Once the only teen sensation among female golfers, tall and regal and in training for greatness, Michelle Wie learned this week it might not be easy to stay at the top.
The 14-year-old failed in her bid to repeat as the US Women's Amateur Public Links champion yesterday, losing, 1 up, in Williamsburg, Va., when Ya-Ni Tseng made a 12-foot putt for birdie on the 36th hole to cap a dramatic comeback.
"I think that golf is getting better, and golf is getting younger," Wie said before heading to South Hadley for this week's US Women's Open, where she was scheduled to play a practice round at 9 a.m. today.
"Nothing really worked out for me today from the start to the end," Wie said, her eyes welling with tears. "I just played terribly.
"I made a lot of bogeys and gave a lot of strokes away."
Tseng, a 15-year-old from Taiwan, rallied from 4 down after 14 holes and 1 down with three to play. She also handed Wie the 15th hole by hitting her drive into the woods and having to hit again from the tee.
Wie then helped create her own demise, lipping out a 6-footer for a three-putt on the 16th green, allowing Tseng to get even. She also left her blast from a perfect lie in the sand 25 winding feet from the cup on the finishing hole, and then left her putt sitting on the right edge.
"I think I got a bit tired at the end," Wie said. "I couldn't keep my, what do you call it, concentration level up. I had a hard time putting. That was the main problem. I couldn't get anything close to the hole."
Coach Gary Gilchrist, who walked every hole with Wie throughout the grueling six-day event, said the loss would be valuable for Wie, who is well into her grooming for a professional career. "It's going to teach her to hang in, which she did to the end, and over time, she's going to have to understand that there's up and downs in the game of golf," he said.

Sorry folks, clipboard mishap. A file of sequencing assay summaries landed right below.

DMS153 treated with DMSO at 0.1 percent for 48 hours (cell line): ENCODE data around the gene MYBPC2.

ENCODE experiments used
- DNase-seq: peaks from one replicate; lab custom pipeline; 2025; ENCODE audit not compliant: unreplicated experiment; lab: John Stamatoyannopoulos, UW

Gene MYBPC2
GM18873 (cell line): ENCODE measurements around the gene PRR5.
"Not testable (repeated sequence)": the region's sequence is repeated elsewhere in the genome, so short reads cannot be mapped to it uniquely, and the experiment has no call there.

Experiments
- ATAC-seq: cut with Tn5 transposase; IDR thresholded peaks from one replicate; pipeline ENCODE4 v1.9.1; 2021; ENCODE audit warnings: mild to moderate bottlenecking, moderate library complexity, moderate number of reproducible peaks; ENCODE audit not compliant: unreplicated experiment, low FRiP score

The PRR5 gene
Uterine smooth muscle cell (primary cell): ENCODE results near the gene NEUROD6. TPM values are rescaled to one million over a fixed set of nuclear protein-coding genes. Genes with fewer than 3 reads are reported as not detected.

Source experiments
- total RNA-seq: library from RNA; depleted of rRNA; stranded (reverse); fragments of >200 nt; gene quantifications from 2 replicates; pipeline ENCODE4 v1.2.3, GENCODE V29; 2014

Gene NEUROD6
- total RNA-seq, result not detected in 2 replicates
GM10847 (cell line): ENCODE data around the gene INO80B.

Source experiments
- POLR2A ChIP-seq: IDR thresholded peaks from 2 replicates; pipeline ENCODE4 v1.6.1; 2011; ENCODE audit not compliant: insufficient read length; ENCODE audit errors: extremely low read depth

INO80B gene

PGA -- Adam Scott held off Charles Howell for a four-shot victory at the Booz Allen Classic in Potomac, Md. Howell, trailing by seven shots after six holes, made a charge with five straight birdies on the back nine. But Scott recovered with back-to-back birdies and saved par with a tough 11-foot putt at the 16th to avoid tying Greg Norman and three others for the biggest final-day collapse in PGA Tour history.
Scott closed with a 68 for a 21-under 263 total, tying the tournament and TPC at Avenel course record set by Billy Andrade and Jeff Sluman in 1991, when Andrade won in a playoff. Scott also broke the 36-hole Avenel record and tied the 54-hole mark Saturday.
Howell, who broke the 18-hole record with a 61 Thursday, finally faded when he three-putted the 17th and finished at 65 for a 267 total. Defending champion Rory Sabbatini shot a 66 to finish third with a 269, six strokes back.
Olin Browne, six behind and in second place going into the round, finished tied for seventh after shooting a 72.
LPGA -- Kim Saiki won for the first time in her 12 years on tour, shooting a 1-under 71 and overtaking Rosie Jones by four strokes at the Rochester LPGA in Pittsford, N.Y.Saiki, 38, finished 14-under 274 at the tree-lined Locust Hill course. In a thrilling final round, Jones went ahead three times before a decisive swing at the par-4 14th when she three-putted from 18 feet for a double bogey while Saiki curled in a 5-footer for birdie. Jones shot a 74 and dropped back into a tie for second with Mi Hyun Kim (72), a runner-up here in 2002 who picked up her 10th top-10 finish this year.
Annika Sorenstam managed only a 73 and fell into a tie for seventh, along with Candie Kung (74), a three-time Tour winner who was tied with Saiki after the second round.
European -- In Versailles, Jean-Francois Remesy became the first Frenchman in 35 years to win the French Open, shooting an even-par 71 for a seven-shot victory. Remesy finished at 12-under 272, with Richard Green and Nick O'Hern tied for second at 5-under 279.
Northeast Amateur -- Anthony Kim of La Quinta, Calif., beat Roy Moon of North Hills, Calif., on the fourth hole of a playoff to take the 43d Northeast Amateur Invitational at Wannamoisett CC in Rumford, R.I. Kim (2-over 71) and Moon (72) ended the tournament at 3-under 273, forcing sudden death.